How To Make a Teapot Cake

Impress your guests with this 3-D tea pot cake made using a ball shaped baking pan. Step-by-step instructions make this project doable and a perfect dessert for your next tea party.

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(1) 3" Round Cardboard Circle
PME Sugar Craft Knife
Fat Daddio's White Rolled Fondant Icing - 8 oz
5 Petal Cutter - Set of 4
3/4 oz Leaf Green Gel Paste Food Coloring
(1) 4" Round x 1" Thick Styrofoam
Gum Paste Mix - 1lb Bag
6", 8", 10" Round Grease Proof Cake Boards - Set of 15
3/4 oz Sky Blue Gel Paste Food Coloring
1 Cake Recipe Baked In A Ball Pan, Frozen Just Until Firm
Hemisphere Sports Ball Cake Pan

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Fat Daddio's 14" Non-Stick Rolling Pin
3/4 oz Yellow Gel Paste Food Coloring
3/4 oz Deep Pink Gel Paste Food Coloring
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Start by tinting 1 lb. of fondant with blue paste and a touch of yellow to create a light aqua blue. Next, tint 1/4 of the gumpaste aqua to match the fondant, 1/8 dark pink, 1/8 green and leave the remaining gumpaste white. Keep everything wrapped tightly in plastic wrap and then place inside of a tightly sealed ziplock bag.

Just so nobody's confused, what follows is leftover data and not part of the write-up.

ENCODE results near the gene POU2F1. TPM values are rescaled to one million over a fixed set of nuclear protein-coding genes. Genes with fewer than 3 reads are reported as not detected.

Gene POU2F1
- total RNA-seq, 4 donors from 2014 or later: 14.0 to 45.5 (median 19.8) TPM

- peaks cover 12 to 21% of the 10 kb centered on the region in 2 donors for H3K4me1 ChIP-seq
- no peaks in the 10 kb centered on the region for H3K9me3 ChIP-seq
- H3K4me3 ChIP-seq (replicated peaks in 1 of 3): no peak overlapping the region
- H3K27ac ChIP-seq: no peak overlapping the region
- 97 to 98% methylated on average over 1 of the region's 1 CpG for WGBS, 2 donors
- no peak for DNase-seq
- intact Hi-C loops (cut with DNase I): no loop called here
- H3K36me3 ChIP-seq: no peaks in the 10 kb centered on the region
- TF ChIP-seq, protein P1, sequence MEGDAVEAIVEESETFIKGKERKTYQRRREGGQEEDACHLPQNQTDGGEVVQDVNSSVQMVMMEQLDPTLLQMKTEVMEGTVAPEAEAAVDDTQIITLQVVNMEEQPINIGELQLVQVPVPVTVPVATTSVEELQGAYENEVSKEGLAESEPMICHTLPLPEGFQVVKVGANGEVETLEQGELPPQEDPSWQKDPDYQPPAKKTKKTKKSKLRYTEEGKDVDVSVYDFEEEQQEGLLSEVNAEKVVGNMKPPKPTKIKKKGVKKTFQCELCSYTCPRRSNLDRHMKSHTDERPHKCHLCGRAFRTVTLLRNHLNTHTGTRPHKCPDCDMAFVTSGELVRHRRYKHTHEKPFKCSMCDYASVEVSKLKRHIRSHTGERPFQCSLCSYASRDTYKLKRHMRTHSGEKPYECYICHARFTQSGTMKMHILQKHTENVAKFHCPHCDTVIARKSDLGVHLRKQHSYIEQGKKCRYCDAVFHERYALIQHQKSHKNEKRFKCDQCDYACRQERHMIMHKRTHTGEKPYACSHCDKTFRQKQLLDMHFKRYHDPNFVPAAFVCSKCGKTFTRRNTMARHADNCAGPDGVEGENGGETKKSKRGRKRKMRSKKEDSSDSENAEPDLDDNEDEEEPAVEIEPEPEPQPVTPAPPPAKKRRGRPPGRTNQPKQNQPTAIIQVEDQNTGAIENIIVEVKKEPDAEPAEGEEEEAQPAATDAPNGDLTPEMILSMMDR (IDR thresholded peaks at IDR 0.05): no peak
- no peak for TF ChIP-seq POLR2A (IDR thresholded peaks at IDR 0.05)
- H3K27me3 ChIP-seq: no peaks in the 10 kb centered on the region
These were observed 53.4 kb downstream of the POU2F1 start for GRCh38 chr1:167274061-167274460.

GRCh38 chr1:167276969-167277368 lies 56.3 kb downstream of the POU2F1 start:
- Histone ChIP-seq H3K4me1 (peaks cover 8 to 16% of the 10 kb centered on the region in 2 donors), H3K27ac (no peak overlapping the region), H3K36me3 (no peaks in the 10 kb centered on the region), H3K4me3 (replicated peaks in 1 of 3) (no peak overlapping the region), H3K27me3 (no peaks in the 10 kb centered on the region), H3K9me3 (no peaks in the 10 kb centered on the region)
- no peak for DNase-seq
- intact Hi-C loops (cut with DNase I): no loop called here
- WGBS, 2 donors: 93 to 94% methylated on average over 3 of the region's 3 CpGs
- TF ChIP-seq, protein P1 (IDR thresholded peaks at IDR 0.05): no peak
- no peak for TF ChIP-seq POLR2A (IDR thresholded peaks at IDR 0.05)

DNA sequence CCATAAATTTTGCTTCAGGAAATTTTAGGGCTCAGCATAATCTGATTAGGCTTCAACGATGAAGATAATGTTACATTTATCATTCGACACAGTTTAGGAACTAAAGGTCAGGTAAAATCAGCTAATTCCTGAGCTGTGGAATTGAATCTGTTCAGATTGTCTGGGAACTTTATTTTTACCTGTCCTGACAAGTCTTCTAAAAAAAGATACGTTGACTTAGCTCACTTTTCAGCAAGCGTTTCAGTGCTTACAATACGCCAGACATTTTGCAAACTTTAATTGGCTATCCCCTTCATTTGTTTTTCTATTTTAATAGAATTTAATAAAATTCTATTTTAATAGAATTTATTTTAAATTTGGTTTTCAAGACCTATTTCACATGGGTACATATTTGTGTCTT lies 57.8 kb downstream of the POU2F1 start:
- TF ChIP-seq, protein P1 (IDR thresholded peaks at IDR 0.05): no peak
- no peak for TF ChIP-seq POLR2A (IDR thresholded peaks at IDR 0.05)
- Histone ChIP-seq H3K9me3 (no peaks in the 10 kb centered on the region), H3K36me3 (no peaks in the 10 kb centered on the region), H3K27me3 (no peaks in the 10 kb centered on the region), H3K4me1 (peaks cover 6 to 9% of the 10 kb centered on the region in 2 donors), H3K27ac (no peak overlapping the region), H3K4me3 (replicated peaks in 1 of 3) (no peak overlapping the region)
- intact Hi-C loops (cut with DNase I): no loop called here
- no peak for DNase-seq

Center the styrofoam circle in the middle of the silver drum and glue into place. Then glue the 3" round cardboard centered on top.

Next, create the tea pot base by using a cake knife to shave and angle the styrofoam, starting at the cardboad circle and ending at the bottom of the stryrofoam circle. Set this aside.


On a 1/4 sheet tray covered with parchment, trace a 6" circle in pencil. (This will be the rough size of the iced cake, so it will give you a layout for making the spout and handle)

Divide the aqua gumpaste into 4 equal parts. Use 1/4 of the paste to create the handle. Start by rolling it into a thin log and then use your finger to flatten both ends.

Tap powdered sugar on the edges of the traced circle and then place the handle on the tray. Create your desired handle shape and then line the edges up with the curve of the circle. This will ensure that the handle attaches easily to the curved edge of the cake.

Next, dip two toothpicks in water and insert them halfway into the ends of the handle. Make sure that both toothpicks are perfectly parallel. (This will help ensure that the handle goes straight into the cake. If the toothpicks are not parallel, the handle could break.)

Next, knead 2 of the gumpaste portions together to create the spout. Start by forming a cone and then taper the cone and flatten it on both ends.

Curve the gumpaste to resemble a spout and then place on the other side of the traced circle to dry. Once again, make sure that the end that will be attached to the cake is curved to match the curve of the circle so that the spout matches up when attached to the cake.

Roll the remaining portion of aqua gumpaste into a thin layer. Cut out a 3 1/2" circle, using a craft knife and place on the tray to dry.